## Bedforms and Grain Size

Bedforms also vary with grain size (see Figure 4.20, Nichols, 2009). Very fine sand and silt are very easy to transport and erode. They form nice ripples, but do not form dunes when transported by water. Instead, ripples transition into planar laminae. Coarse sand and larger sediment is too hard to transport and erode to get ripples. The erosional force at the reattachment point is not strong enough to erode the coarse grains and produce the erosional surfaces on the backs of ripples. Without this erosion, troughs do not form and without troughs, crests do not form. The sequence of structures in granules with increasing flow is:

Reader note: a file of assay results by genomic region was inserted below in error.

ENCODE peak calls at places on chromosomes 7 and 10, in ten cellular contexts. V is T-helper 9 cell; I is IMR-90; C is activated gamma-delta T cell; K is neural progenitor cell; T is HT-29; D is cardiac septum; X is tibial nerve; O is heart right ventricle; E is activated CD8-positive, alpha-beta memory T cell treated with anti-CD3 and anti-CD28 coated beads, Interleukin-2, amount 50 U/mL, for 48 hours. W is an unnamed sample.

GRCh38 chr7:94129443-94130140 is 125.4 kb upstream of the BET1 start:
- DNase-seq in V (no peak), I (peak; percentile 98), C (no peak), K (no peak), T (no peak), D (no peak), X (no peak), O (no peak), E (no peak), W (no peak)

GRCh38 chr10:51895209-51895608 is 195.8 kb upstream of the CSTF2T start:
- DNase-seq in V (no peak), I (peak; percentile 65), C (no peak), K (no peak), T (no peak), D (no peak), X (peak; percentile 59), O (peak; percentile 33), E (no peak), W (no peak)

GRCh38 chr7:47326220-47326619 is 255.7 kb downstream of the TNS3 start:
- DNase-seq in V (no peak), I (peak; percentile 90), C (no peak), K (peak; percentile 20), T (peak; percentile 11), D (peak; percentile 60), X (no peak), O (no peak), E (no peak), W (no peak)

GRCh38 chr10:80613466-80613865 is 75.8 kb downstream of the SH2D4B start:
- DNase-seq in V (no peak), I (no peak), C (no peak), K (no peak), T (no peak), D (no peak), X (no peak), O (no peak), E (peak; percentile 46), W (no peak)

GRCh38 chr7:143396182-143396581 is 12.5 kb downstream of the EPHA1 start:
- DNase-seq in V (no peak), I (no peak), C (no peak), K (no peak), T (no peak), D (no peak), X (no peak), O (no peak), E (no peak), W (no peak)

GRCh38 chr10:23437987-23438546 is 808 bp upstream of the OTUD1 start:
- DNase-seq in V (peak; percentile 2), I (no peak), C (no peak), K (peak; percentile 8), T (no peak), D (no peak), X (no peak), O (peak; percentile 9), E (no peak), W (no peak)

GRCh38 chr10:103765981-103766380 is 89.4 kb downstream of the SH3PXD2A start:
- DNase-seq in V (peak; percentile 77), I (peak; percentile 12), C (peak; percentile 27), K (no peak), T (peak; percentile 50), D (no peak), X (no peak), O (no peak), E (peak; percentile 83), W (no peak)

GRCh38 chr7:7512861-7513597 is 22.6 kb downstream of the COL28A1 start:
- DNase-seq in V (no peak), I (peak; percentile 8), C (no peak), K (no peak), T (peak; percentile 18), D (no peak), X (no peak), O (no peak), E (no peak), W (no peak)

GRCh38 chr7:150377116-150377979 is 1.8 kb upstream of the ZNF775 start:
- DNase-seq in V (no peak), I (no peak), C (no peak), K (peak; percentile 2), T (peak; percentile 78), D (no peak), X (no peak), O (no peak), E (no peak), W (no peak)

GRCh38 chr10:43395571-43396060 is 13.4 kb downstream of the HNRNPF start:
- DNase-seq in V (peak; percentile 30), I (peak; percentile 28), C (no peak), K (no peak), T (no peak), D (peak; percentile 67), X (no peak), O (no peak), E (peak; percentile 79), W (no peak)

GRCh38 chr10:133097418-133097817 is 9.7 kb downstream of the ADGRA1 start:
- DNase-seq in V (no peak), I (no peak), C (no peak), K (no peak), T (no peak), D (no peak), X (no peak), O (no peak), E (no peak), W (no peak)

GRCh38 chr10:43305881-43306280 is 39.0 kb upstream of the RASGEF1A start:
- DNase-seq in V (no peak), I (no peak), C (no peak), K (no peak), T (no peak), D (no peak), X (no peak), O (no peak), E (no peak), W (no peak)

1. no transport
2. faint planar lamination - the lamination is poorly developed because the sediment is often poorly sorted and not much transport is occurring
3. dunes - the flow is strong enough to erode at the attachment point
4. upper planar lamination
5. antidunes

In contrast, the sequence of structures in silt is:

1. no transport
2. ripples
3. upper planar lamination
4. antidunes